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Is there a reason to use a string where an array will be required?

I have a developer who wants to pass a deliminated string, explode it in a database class method to pull out multiple field/value pairs from 2 separate strings. I can't think of a reason to not send in string arrays.

example:

$s = "value1|value2|value3" ;
$s2 = explode("|", $s);

vs an array

$s3 = array(
    "1" => "value1",
    "2" => "value2",
);

I know the idea is to actually pass an unknown number of key/value pairs but I don't think a string that you explode out is the answer. But I could be wrong.

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What do you mean by string array? A string and array are very different data types. –  Mike Mackintosh Jun 7 '12 at 17:09
    
The developer wants to pass multiple string values for use in a SQL Query. –  Desirea Herrera Jun 7 '12 at 19:10
    
Wherever the array version is available, I'd use that! The other variant may only be useful in a context that explicitly requires a string. –  Niko Jun 7 '12 at 19:19
    
It's new architecture within the context of the application. My personal feeling is to use arrays wherever possible, not to create strings that have to be exploded out. –  Desirea Herrera Jun 7 '12 at 19:47

2 Answers 2

up vote 1 down vote accepted

I can't think of a reason to not send in string arrays.

A string is a single entity. Your colleague uses the string "object" (an object in the sense of a variable or entity) to make it carry information, a very little form of a domains specific language that is.

But as it already shows, it's just overhead and not necessary. Probably that guy is just lazy to type and thinks that is more cool. What actually more cool is, is to just upgrade PHP and use the new array notation. It's short as well and it carries more information than a string which needs a parser (here explode with the separation character) first:

explode("|", "value1|value2|value3");

array("value1", "value2", "value3");

["value1", "value2", "value3"];

If you want an opinion how serious your colleague is: He is playing. Playing is okay, but if he needs to do power-play to show that he can suppress that as a style onto a shared codebase, slap onto his fingers. That's stupid. If you need an array, pass an array.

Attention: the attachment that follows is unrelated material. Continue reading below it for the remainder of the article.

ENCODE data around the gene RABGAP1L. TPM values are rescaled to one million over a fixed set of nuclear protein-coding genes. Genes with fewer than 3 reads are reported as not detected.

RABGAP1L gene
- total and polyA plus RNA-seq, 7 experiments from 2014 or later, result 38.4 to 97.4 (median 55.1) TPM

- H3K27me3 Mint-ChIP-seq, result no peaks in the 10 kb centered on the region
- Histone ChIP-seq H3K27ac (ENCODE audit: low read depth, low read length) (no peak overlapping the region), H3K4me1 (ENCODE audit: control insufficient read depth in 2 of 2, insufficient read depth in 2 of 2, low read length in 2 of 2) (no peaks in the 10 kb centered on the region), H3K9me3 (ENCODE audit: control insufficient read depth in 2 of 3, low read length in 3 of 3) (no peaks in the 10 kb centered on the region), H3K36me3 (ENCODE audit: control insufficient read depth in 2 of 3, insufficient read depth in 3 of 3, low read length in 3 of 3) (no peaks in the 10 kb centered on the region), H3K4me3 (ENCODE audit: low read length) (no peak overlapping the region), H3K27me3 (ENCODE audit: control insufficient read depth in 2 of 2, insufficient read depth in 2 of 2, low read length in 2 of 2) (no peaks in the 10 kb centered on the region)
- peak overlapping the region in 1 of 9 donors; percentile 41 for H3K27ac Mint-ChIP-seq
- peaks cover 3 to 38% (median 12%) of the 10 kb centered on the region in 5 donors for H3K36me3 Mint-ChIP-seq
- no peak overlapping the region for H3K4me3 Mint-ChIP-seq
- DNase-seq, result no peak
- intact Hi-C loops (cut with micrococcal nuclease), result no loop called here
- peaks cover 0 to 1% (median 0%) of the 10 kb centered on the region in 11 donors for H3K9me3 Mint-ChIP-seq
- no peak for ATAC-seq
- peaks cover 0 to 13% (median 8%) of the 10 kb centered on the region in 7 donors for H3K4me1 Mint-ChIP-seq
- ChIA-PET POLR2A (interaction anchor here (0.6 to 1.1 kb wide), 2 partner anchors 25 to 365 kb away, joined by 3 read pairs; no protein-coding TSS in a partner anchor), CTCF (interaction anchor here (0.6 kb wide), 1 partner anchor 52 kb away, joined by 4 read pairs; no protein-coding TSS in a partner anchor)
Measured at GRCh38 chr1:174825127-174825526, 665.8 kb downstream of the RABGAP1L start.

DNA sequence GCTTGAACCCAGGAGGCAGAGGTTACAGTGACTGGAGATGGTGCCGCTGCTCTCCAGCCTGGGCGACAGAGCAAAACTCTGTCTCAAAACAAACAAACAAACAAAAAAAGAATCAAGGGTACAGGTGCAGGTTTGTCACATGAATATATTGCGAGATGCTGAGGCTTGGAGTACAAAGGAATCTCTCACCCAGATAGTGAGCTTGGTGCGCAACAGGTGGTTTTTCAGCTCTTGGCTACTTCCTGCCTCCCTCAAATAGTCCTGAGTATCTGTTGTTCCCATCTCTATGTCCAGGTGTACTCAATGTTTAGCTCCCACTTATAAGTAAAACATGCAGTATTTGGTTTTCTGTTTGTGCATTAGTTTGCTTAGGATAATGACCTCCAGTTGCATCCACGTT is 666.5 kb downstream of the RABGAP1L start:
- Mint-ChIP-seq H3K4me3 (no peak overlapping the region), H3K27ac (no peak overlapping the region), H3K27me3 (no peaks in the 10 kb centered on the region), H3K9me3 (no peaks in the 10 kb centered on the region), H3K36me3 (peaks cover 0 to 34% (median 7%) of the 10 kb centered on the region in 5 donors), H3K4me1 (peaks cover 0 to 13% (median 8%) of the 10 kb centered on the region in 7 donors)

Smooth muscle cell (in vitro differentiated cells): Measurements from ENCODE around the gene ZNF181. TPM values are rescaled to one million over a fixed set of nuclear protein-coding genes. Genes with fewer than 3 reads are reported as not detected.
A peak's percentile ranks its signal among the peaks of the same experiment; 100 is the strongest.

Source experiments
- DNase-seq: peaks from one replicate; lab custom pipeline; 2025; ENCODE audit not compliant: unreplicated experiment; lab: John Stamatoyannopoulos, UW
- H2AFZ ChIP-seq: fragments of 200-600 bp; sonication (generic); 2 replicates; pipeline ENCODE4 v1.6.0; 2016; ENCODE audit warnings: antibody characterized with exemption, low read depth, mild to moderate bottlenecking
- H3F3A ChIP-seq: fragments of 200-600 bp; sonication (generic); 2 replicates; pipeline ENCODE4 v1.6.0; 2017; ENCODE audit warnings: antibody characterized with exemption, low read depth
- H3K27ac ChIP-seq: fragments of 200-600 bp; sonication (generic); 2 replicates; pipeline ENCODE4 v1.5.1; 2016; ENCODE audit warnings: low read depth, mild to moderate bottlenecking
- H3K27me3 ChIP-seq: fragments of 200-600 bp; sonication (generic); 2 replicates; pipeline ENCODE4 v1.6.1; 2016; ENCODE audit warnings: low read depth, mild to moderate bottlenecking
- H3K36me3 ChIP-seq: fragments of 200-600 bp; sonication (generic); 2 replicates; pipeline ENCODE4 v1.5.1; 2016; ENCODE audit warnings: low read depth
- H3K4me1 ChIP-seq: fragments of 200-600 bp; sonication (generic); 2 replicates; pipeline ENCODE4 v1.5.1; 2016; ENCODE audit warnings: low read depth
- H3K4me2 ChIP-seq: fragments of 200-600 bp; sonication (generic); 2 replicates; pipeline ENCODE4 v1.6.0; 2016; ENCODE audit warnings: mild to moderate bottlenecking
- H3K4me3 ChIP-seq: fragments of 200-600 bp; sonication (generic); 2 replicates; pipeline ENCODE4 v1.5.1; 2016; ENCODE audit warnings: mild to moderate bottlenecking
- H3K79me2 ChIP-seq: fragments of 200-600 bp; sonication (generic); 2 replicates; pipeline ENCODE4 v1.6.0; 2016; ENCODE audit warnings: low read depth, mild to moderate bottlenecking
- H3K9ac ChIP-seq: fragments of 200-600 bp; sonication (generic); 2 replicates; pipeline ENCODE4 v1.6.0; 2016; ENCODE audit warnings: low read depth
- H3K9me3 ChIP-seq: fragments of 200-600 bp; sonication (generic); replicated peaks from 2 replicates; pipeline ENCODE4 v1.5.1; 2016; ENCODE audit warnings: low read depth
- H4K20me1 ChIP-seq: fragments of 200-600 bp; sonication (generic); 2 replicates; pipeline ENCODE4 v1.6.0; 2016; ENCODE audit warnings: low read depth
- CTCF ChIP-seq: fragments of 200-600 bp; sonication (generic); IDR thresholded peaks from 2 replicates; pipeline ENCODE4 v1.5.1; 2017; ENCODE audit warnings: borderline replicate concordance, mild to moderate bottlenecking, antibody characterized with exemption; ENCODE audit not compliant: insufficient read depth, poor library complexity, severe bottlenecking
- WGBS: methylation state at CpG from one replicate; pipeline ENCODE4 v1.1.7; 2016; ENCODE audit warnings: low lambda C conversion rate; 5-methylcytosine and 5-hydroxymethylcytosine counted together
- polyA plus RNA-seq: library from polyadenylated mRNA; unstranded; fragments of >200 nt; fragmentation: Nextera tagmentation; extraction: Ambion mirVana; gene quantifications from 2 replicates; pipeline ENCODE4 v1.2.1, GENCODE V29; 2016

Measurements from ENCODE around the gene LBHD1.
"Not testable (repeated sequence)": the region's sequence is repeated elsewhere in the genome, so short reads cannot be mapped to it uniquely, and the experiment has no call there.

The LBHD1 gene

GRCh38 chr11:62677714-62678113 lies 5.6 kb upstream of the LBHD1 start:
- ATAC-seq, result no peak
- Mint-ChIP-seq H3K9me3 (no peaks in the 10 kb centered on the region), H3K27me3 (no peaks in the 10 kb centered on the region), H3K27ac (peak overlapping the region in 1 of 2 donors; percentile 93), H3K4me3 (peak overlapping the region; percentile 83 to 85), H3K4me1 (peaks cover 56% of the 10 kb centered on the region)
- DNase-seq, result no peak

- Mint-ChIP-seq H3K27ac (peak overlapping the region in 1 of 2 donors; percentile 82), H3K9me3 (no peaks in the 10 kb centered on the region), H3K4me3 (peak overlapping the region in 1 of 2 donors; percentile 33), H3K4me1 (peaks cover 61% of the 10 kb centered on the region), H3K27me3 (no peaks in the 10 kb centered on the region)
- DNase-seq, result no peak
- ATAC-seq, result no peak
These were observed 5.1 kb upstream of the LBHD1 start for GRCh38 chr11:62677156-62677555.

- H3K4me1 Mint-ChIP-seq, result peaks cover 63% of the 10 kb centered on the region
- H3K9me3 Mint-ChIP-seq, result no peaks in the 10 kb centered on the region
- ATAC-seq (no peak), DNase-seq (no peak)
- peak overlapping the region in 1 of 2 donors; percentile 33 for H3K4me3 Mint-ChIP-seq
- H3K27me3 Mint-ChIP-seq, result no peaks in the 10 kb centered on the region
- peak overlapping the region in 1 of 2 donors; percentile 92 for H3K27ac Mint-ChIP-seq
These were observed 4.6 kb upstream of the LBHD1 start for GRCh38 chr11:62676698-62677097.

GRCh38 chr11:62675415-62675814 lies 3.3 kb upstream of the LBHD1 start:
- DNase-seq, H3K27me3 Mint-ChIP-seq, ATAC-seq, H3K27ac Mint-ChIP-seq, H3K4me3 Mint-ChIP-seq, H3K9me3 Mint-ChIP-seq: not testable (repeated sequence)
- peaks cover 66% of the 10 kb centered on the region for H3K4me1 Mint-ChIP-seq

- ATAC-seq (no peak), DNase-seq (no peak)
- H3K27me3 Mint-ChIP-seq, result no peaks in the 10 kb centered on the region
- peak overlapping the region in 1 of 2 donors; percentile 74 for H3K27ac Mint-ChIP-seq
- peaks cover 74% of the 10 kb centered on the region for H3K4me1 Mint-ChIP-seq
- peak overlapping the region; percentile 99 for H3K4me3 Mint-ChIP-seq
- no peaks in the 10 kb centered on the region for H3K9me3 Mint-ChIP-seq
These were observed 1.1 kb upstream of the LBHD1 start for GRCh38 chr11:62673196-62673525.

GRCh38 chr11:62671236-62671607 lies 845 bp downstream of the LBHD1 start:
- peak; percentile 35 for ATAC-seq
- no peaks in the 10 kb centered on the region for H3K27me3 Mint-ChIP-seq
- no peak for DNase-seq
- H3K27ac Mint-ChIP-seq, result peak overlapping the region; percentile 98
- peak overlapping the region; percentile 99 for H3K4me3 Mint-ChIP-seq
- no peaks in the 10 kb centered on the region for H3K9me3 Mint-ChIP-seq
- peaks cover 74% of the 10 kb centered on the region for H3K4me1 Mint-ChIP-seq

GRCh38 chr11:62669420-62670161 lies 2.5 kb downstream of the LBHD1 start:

This is not something like let's say regular expressions. This is just some self-mockery of your colleague introducing problems into the codebase. Only because something is possible does not mean that it is better.

I can't think of a reason to not send in string arrays.

Well, some probable reasons I can imagine:

  • Others just want to show they know different to you and have the power to convince everytbody else in the project (social problem)
  • You can't accept that your standing in the team is too low, that you can not even make reasonable arguments to convince everybody else and you run here to moan because you hope you find to get more strength instead of escalating responsively @ your team (social problem)
  • That guy is just a bastard and want to introduce secret complexity so that only he can edit and change the code (career management, can be a sign of a social problem as well).

Please don't take these comments too seriously ;) It's okay you ask, but there is not much of an answer, because this smells fishy because there can be reasons that something like that can be useful (albeit I doubt that, because with some little OOP things start to look really differently here). So it always depends, but try to keep the code you edit simple to edit and don't add much magic. One could consider that string as a magic array.

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Actually hakre, I was the one to push them towards OOP. The original app was built in an ad hoc non OOP page by page basis. I did push the developer into rethinking his thought process here but a lot of code is a mess and is still a mess. –  Desirea Herrera Jul 31 '12 at 14:51

I'd say it's not enough information for 100% precise answer. In most cases the answer is no. But this may be some specific case.

Where from and where to do you pass the data?

Sometimes what you think of as an array is (or was) really actually a string, for example, if the "underlying" layer is JSON or XML. And it might be faster to pass and to parse the data by imploding/exploding strings -- but again, there is no common answer for this, it depends on many things, such as amount and structure of data. You should try and test it. Or provide more specific information :)

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